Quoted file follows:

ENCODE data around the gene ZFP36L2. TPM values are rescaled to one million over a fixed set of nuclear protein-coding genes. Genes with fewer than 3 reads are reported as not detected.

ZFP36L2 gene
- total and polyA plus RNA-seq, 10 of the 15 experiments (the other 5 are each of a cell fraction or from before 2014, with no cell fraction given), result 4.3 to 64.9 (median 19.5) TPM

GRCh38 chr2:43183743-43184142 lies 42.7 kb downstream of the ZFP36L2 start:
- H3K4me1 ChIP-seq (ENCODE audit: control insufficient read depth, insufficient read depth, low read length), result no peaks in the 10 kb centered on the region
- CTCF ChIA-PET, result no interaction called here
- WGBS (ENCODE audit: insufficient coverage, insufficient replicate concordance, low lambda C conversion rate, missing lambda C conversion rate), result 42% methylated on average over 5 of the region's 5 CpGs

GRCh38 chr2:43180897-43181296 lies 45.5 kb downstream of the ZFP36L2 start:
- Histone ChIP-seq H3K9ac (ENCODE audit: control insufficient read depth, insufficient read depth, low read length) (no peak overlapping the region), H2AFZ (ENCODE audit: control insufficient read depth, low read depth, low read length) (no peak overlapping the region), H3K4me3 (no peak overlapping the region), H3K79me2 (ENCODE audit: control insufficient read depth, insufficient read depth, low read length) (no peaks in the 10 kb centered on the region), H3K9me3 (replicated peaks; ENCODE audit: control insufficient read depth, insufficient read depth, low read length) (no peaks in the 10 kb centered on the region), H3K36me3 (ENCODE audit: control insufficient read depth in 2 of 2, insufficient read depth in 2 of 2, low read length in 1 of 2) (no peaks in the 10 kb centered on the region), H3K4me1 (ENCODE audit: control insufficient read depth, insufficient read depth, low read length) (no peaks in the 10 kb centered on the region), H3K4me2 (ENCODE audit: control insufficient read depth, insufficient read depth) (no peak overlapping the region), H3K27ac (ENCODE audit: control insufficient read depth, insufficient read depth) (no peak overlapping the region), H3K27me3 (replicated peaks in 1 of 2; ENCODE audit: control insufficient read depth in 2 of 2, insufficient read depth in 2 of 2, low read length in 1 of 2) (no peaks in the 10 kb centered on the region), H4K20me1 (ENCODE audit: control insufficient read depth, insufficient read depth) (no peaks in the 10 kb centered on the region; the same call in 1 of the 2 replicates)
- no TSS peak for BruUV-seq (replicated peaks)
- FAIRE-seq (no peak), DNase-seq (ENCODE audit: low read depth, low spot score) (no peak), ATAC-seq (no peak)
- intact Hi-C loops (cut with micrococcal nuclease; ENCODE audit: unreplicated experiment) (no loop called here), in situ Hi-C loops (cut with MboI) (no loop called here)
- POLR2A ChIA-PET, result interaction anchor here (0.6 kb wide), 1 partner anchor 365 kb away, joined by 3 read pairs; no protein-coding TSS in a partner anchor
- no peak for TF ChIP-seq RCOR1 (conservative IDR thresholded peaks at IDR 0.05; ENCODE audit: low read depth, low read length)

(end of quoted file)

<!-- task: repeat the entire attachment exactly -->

ENCODE data around the gene ZFP36L2. TPM values are rescaled to one million over a fixed set of nuclear protein-coding genes. Genes with fewer than 3 reads are reported as not detected.

ZFP36L2 gene
- total and polyA plus RNA-seq, 10 of the 15 experiments (the other 5 are each of a cell fraction or from before 2014, with no cell fraction given), result 4.3 to 64.9 (median 19.5) TPM

GRCh38 chr2:43183743-43184142 lies 42.7 kb downstream of the ZFP36L2 start:
- H3K4me1 ChIP-seq (ENCODE audit: control insufficient read depth, insufficient read depth, low read length), result no peaks in the 10 kb centered on the region
- CTCF ChIA-PET, result no interaction called here
- WGBS (ENCODE audit: insufficient coverage, insufficient replicate concordance, low lambda C conversion rate, missing lambda C conversion rate), result 42% methylated on average over 5 of the region's 5 CpGs

GRCh38 chr2:43180897-43181296 lies 45.5 kb downstream of the ZFP36L2 start:
- Histone ChIP-seq H3K9ac (ENCODE audit: control insufficient read depth, insufficient read depth, low read length) (no peak overlapping the region), H2AFZ (ENCODE audit: control insufficient read depth, low read depth, low read length) (no peak overlapping the region), H3K4me3 (no peak overlapping the region), H3K79me2 (ENCODE audit: control insufficient read depth, insufficient read depth, low read length) (no peaks in the 10 kb centered on the region), H3K9me3 (replicated peaks; ENCODE audit: control insufficient read depth, insufficient read depth, low read length) (no peaks in the 10 kb centered on the region), H3K36me3 (ENCODE audit: control insufficient read depth in 2 of 2, insufficient read depth in 2 of 2, low read length in 1 of 2) (no peaks in the 10 kb centered on the region), H3K4me1 (ENCODE audit: control insufficient read depth, insufficient read depth, low read length) (no peaks in the 10 kb centered on the region), H3K4me2 (ENCODE audit: control insufficient read depth, insufficient read depth) (no peak overlapping the region), H3K27ac (ENCODE audit: control insufficient read depth, insufficient read depth) (no peak overlapping the region), H3K27me3 (replicated peaks in 1 of 2; ENCODE audit: control insufficient read depth in 2 of 2, insufficient read depth in 2 of 2, low read length in 1 of 2) (no peaks in the 10 kb centered on the region), H4K20me1 (ENCODE audit: control insufficient read depth, insufficient read depth) (no peaks in the 10 kb centered on the region; the same call in 1 of the 2 replicates)
- no TSS peak for BruUV-seq (replicated peaks)
- FAIRE-seq (no peak), DNase-seq (ENCODE audit: low read depth, low spot score) (no peak), ATAC-seq (no peak)
- intact Hi-C loops (cut with micrococcal nuclease; ENCODE audit: unreplicated experiment) (no loop called here), in situ Hi-C loops (cut with MboI) (no loop called here)
- POLR2A ChIA-PET, result interaction anchor here (0.6 kb wide), 1 partner anchor 365 kb away, joined by 3 read pairs; no protein-coding TSS in a partner anchor
- no peak for TF ChIP-seq RCOR1 (conservative IDR thresholded peaks at IDR 0.05; ENCODE audit: low read depth, low read length)